The founder and chief executive of Huawei has said “the UK won’t say no to us” when it comes to including Huawei in its critical infrastructure.
Speaking exclusively to Sky News, Ren Zhengfei also praised Prime Minister Boris Johnson as “very decisive” and a “very capable person”.
The UK government is considering whether to incorporate equipment from the Chinese telecommunications giant in the roll-out of 5G, the next generation of mobile internet infrastructure.
The US has warned its allies against using Huawei because of security concerns.
Mr Ren described the UK’s upcoming decision as “very important”.
He said: “I noticed the third day that [Mr Johnson] was in office, he said UK should roll-out 5G as soon as possible.
“I think they won’t say no to us as long as they go through those rigorous tests and look at it in a serious manner and I think if they do say no, it won’t be to us.”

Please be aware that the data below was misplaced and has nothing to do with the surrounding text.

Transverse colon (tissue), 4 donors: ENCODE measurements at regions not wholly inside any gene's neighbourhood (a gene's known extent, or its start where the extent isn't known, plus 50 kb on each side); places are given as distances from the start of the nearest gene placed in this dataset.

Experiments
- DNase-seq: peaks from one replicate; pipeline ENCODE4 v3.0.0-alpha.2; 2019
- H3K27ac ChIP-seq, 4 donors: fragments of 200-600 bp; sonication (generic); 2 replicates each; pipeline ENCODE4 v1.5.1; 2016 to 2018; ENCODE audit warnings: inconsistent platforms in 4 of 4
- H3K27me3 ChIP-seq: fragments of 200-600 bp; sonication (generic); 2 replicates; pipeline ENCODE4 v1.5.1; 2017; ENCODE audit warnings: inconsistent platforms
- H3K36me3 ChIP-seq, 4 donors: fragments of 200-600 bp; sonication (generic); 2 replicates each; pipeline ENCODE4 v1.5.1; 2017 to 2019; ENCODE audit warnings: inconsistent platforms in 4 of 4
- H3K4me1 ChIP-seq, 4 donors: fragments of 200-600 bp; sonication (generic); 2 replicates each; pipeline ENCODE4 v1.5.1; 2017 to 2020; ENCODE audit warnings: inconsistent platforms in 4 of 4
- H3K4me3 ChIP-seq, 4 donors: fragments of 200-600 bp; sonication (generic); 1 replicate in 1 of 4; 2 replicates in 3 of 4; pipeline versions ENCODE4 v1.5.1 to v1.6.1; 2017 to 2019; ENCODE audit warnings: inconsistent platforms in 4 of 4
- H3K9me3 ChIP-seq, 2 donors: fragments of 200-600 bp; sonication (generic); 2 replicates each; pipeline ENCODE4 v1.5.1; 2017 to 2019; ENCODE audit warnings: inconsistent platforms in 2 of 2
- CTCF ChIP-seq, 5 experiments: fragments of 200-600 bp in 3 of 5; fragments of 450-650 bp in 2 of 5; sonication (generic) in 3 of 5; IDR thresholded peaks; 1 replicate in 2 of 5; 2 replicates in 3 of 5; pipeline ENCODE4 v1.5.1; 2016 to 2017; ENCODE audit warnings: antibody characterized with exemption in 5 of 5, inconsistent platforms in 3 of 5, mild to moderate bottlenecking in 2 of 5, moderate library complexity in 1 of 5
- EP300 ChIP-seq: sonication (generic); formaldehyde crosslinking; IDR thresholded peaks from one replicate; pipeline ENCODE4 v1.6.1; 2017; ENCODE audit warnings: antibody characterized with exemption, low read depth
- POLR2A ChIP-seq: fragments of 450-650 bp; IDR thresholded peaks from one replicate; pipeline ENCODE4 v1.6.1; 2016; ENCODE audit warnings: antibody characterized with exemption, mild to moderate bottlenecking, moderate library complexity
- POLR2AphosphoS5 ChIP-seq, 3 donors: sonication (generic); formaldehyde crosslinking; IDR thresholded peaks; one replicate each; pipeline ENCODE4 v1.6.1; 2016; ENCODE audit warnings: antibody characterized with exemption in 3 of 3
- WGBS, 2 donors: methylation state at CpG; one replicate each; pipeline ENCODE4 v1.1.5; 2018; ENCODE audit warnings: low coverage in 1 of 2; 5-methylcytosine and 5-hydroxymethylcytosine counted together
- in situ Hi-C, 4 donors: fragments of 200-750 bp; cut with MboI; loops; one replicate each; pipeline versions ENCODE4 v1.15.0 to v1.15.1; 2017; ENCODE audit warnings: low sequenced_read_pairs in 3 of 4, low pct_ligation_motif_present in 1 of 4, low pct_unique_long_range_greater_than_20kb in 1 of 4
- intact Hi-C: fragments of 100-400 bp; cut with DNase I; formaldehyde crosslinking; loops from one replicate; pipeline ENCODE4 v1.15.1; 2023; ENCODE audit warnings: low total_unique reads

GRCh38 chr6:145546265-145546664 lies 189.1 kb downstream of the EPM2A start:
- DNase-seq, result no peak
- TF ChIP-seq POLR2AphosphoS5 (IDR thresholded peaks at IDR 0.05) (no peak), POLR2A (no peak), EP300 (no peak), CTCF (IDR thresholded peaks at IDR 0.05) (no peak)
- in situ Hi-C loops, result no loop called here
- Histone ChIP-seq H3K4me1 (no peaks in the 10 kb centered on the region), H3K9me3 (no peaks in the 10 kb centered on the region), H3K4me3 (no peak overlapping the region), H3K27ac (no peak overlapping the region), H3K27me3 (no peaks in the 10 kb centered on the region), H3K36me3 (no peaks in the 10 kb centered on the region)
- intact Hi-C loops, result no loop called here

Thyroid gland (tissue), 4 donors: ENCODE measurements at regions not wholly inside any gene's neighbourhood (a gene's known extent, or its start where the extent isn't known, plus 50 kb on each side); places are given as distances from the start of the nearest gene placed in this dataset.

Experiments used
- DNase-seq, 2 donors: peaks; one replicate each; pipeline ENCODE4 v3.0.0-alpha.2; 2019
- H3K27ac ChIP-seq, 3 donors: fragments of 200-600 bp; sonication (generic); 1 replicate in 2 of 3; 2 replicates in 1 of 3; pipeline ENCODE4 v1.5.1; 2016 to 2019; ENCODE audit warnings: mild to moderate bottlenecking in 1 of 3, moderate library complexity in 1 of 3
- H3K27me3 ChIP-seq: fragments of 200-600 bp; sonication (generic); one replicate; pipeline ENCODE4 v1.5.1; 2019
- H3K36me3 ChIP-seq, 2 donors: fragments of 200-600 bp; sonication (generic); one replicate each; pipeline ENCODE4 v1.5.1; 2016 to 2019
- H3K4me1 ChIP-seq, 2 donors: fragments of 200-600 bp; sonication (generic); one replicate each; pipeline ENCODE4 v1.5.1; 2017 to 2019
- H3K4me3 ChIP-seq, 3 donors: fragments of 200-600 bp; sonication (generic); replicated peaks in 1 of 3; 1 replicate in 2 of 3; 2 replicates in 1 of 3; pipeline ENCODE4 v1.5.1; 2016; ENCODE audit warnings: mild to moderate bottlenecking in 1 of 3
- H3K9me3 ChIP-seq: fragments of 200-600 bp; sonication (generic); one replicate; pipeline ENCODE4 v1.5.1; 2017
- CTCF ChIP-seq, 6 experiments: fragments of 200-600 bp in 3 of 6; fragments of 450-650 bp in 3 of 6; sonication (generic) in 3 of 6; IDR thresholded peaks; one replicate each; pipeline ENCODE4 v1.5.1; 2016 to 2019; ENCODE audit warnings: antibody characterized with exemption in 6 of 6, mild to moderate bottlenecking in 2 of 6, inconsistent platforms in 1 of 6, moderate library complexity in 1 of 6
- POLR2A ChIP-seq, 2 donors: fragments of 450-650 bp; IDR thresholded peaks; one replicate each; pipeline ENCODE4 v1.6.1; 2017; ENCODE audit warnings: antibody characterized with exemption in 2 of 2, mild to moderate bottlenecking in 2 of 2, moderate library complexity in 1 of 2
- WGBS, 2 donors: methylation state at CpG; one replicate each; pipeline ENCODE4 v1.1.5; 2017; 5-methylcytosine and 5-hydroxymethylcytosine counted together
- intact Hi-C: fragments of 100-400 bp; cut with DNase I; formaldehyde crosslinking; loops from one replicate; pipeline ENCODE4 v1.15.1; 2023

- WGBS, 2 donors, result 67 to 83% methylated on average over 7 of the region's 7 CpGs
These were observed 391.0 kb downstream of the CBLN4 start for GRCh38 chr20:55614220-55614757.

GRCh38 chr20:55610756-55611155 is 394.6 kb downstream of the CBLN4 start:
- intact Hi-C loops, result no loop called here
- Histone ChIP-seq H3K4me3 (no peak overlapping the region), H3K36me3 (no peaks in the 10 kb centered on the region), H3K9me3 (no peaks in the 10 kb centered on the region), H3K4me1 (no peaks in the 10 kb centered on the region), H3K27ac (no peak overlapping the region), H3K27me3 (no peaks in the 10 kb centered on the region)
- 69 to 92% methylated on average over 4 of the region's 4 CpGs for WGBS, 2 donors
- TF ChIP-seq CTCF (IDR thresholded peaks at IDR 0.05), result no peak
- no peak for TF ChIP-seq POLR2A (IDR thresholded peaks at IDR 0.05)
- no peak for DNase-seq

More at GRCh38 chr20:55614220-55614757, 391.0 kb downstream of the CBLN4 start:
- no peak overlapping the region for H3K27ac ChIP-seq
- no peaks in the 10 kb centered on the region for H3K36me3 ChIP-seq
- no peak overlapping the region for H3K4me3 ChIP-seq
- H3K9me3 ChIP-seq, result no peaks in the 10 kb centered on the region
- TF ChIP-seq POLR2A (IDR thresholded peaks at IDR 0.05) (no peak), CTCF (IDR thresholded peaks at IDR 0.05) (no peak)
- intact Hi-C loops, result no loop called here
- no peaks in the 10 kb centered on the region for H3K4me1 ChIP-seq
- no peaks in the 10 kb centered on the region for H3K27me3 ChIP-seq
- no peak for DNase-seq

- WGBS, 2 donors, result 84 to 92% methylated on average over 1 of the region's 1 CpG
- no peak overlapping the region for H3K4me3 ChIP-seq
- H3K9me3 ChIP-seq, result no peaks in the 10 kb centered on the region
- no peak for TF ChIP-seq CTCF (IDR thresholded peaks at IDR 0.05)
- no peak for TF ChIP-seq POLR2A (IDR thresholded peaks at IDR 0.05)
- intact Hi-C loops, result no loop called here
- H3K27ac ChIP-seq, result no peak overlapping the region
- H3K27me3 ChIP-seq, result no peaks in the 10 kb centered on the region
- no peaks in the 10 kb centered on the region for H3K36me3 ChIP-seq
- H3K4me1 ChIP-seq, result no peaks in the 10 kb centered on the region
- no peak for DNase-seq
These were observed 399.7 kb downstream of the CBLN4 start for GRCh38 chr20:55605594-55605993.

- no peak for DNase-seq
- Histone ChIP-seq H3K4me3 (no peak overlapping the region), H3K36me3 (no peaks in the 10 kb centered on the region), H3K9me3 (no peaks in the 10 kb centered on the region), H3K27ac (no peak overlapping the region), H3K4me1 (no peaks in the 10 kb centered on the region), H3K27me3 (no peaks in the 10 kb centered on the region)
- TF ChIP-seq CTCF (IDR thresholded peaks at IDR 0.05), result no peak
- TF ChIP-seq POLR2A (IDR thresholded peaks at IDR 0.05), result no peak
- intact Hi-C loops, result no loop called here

Mr Ren added that the UK could become “a huge industrial power” by focusing research on artificial intelligence (AI) and genetics.
In April, the UK’s National Security Council, chaired by then prime minister Theresa May, decided in principle to block Huawei from critical parts of national networks but allow it into other, non-core areas.
An official decision was supposed to have been reached in April, but in July this was delayed – apparently indefinitely.
The US has since renewed pressure on the new administration under Mr Johnson.
John Bolton, the US national security adviser and the most senior US official to visit the new PM so far, said he believed that the UK government would look at Huawei “from square one” earlier this week.
Huawei and the Chinese government
Washington is concerned Huawei equipment could be used by the Chinese government for espionage.
China’s National Intelligence Law, passed in 2017, says that “any organisation and citizen” shall support and co-operate “in national intelligence work”.
Mr Ren repeated previous denials that Huawei would comply with any request from the Chinese government to install so-called “backdoors”.